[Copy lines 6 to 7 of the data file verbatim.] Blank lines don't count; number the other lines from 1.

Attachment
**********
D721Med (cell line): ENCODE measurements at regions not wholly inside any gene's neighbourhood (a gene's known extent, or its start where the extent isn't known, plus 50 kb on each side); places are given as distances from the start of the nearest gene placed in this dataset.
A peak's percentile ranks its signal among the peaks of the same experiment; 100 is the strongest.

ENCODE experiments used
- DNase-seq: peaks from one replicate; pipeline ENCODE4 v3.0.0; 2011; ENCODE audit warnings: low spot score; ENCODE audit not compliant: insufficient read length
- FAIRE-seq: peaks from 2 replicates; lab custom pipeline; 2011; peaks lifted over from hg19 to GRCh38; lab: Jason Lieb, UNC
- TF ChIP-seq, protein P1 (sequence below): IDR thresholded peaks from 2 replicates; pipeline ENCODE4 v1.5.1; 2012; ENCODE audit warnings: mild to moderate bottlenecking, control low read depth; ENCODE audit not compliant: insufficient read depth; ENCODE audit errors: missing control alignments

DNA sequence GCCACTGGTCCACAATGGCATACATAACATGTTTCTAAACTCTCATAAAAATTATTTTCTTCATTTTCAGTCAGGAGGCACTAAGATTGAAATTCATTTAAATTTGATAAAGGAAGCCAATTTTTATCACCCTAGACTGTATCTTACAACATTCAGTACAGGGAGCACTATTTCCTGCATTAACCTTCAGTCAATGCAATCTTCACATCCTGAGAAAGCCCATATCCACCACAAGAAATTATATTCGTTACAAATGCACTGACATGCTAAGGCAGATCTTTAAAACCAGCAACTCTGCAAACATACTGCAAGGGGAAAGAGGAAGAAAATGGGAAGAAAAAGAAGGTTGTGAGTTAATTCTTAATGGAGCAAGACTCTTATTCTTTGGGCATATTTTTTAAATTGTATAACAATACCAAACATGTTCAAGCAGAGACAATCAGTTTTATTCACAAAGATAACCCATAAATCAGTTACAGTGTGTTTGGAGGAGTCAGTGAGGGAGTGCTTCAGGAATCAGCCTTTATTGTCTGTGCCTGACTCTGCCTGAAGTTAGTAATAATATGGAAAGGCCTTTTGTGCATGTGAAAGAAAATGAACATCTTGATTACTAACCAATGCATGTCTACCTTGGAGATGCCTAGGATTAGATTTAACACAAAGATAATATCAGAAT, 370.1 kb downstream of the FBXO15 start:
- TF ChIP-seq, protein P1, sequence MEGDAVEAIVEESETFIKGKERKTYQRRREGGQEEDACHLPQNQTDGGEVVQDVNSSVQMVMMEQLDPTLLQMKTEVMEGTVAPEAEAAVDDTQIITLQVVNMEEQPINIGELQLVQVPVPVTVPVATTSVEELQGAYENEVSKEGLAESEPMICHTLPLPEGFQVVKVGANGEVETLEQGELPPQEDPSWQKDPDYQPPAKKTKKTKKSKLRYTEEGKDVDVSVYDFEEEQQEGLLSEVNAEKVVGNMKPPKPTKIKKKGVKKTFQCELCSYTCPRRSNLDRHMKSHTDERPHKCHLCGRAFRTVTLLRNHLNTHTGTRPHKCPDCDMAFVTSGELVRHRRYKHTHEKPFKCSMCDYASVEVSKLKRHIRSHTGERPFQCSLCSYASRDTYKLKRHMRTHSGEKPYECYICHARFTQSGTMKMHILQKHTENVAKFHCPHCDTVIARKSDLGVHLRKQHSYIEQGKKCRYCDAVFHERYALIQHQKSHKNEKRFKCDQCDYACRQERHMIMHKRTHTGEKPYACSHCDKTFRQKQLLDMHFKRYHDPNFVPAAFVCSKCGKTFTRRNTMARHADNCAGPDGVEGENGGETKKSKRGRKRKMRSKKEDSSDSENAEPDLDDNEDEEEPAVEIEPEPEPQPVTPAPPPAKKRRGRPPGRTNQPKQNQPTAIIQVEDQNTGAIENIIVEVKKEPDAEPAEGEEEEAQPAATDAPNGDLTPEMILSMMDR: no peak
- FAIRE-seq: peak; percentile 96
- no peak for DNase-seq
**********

- TF ChIP-seq, protein P1 (sequence below): IDR thresholded peaks from 2 replicates; pipeline ENCODE4 v1.5.1; 2012; ENCODE audit warnings: mild to moderate bottlenecking, control low read depth; ENCODE audit not compliant: insufficient read depth; ENCODE audit errors: missing control alignments

DNA sequence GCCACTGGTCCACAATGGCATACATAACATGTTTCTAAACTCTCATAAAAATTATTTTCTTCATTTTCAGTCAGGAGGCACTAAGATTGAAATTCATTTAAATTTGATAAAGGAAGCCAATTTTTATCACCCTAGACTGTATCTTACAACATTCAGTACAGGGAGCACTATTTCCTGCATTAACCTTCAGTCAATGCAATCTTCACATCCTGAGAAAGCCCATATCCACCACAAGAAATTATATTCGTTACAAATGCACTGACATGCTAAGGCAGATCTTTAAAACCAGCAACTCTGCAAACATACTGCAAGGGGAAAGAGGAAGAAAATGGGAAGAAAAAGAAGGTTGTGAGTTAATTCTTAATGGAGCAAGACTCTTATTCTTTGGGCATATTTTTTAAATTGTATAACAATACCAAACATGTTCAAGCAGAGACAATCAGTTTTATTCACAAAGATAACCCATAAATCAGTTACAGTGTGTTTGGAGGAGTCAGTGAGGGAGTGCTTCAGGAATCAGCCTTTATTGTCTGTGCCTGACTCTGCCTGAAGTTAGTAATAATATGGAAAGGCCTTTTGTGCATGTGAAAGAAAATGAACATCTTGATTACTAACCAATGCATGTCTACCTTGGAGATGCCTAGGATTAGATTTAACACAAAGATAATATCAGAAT, 370.1 kb downstream of the FBXO15 start: